The olive tree
review by samantha mooney
The Olive Tree is a deceptively simple drama about a family and its thousand year old tree. Director Icíar Bollaín and screenwriter Paul Laverty (Ken Loach’s co-writer) deliver a powerful film that finds familial, economic and environmental grievances inseparably tangled in its branches. The film is a combination of social commentary and road movie, with a deeply human story about family roots, the bonds between generations, personal struggles and the preservation of heritage in changing and challenging times.
The film follows a young Spanish woman, Alma (Anna Castillo) on a journey to recover her grandfather’s olive tree. Her family have fallen on hard times and have been forced out of the olive oil business and forced into poultry farming. Alma’s father and uncle have made unfortunate financial and business decisions and selling the tree becomes their last resort. The decision, we quickly discover, has backfired in more ways than one. Alma’s grandfather, played by a local non-actor, is left in mourning at the loss of the tree. He wanders to and from the spot where the tree once stood in hermetic silence. The uprooting of the tree acting as a symbol for the broken bonds within the family. In a series of emotive flashbacks we see the relationship between Alma, her grandfather and the tree, which has now been sold to a German sustainability company, and sits in the lobby of their offices.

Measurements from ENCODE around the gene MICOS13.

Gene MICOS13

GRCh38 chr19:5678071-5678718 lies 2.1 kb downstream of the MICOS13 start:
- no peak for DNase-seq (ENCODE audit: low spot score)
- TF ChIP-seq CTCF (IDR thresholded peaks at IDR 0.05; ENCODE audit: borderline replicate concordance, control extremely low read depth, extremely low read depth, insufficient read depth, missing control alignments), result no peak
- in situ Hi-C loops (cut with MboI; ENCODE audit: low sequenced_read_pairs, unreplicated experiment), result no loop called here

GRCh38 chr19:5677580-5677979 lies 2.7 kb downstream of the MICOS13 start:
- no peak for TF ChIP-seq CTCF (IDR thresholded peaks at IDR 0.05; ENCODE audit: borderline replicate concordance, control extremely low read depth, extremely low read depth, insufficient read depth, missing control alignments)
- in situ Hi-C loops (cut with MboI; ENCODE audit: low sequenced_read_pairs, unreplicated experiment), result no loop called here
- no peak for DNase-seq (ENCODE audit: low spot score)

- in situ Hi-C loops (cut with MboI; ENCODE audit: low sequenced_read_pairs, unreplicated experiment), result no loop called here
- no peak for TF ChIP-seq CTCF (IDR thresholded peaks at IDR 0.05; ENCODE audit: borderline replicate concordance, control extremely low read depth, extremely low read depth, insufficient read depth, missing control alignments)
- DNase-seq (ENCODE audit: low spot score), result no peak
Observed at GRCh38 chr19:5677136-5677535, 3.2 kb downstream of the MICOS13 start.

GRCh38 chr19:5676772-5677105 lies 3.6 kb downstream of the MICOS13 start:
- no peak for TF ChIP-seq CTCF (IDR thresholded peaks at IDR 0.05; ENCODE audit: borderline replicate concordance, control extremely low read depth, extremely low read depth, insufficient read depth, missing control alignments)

Alma, seeing her grandfather deteriorating after the loss, knows she must return the tree to him and sets off for Dusseldorf. She is accompanied by her uncle, Arti, (played brilliantly by Javier Gutierrez) and friend Rafa (Pep Ambros). Cinematographer Sergi Gallardo takes full advantage of the serene landscape as the trio drive from Valencia, through France and on to Germany.
It is quite interesting to see a film play on the fashionability of the millennial activist, and to show it in a positive light. Alma is a strong woman, guided by her emotions and sense of injustice. She enlists the help of her friends and a social media campaign to highlight her cause. Through her use of a social media campaign, Alma encourages mass empathy and action.
The Olive Tree is a powerful film, it feels authentic in emotion, with strong performances, beautiful cinematography and score, the film is engaging and heart-breaking from start to finish.